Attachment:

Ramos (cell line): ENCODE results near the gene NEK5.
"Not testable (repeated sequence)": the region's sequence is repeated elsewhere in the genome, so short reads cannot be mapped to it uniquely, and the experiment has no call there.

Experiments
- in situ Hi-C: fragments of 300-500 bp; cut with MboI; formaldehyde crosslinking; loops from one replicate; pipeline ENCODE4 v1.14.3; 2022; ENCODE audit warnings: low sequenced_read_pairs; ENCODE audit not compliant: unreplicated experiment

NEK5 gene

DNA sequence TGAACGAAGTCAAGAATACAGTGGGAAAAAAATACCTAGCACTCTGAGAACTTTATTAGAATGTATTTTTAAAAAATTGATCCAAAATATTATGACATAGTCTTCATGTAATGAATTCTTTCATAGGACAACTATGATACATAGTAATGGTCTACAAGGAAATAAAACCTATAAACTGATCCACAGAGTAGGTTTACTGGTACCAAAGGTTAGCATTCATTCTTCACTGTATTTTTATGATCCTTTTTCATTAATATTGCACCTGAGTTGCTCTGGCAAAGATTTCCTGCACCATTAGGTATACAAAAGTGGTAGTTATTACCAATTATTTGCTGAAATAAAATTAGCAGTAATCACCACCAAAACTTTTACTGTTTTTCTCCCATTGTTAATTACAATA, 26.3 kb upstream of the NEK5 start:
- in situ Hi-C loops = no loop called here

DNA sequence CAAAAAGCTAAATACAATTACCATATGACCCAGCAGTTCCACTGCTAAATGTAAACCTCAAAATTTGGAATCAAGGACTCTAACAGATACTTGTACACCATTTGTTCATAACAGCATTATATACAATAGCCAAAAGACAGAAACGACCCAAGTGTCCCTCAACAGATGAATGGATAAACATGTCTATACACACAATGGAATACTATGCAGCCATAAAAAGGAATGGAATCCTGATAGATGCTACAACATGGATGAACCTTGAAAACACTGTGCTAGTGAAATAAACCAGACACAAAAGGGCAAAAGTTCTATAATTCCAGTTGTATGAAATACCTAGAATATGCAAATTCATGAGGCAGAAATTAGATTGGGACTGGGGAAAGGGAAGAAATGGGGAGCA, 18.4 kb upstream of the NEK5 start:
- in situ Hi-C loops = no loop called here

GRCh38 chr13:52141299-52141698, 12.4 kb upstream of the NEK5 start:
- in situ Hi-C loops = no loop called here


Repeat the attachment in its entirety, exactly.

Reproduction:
Ramos (cell line): ENCODE results near the gene NEK5.
"Not testable (repeated sequence)": the region's sequence is repeated elsewhere in the genome, so short reads cannot be mapped to it uniquely, and the experiment has no call there.

Experiments
- in situ Hi-C: fragments of 300-500 bp; cut with MboI; formaldehyde crosslinking; loops from one replicate; pipeline ENCODE4 v1.14.3; 2022; ENCODE audit warnings: low sequenced_read_pairs; ENCODE audit not compliant: unreplicated experiment

NEK5 gene

DNA sequence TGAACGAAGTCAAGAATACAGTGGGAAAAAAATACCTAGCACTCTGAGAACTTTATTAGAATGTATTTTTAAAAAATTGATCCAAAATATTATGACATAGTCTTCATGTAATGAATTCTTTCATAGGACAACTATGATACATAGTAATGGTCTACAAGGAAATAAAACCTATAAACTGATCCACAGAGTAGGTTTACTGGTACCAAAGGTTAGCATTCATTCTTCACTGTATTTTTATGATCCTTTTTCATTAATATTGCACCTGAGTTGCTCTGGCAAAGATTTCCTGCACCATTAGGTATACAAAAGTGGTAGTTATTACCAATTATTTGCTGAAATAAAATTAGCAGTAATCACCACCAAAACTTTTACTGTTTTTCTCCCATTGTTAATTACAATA, 26.3 kb upstream of the NEK5 start:
- in situ Hi-C loops = no loop called here

DNA sequence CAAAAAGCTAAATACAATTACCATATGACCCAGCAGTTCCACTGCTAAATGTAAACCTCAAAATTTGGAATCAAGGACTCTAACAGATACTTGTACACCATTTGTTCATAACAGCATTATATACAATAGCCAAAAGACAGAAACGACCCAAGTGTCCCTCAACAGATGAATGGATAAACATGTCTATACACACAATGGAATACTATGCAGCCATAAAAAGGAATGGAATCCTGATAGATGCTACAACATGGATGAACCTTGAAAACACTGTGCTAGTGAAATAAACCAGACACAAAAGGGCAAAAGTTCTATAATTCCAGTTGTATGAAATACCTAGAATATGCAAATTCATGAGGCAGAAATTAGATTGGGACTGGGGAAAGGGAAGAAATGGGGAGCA, 18.4 kb upstream of the NEK5 start:
- in situ Hi-C loops = no loop called here

GRCh38 chr13:52141299-52141698, 12.4 kb upstream of the NEK5 start:
- in situ Hi-C loops = no loop called here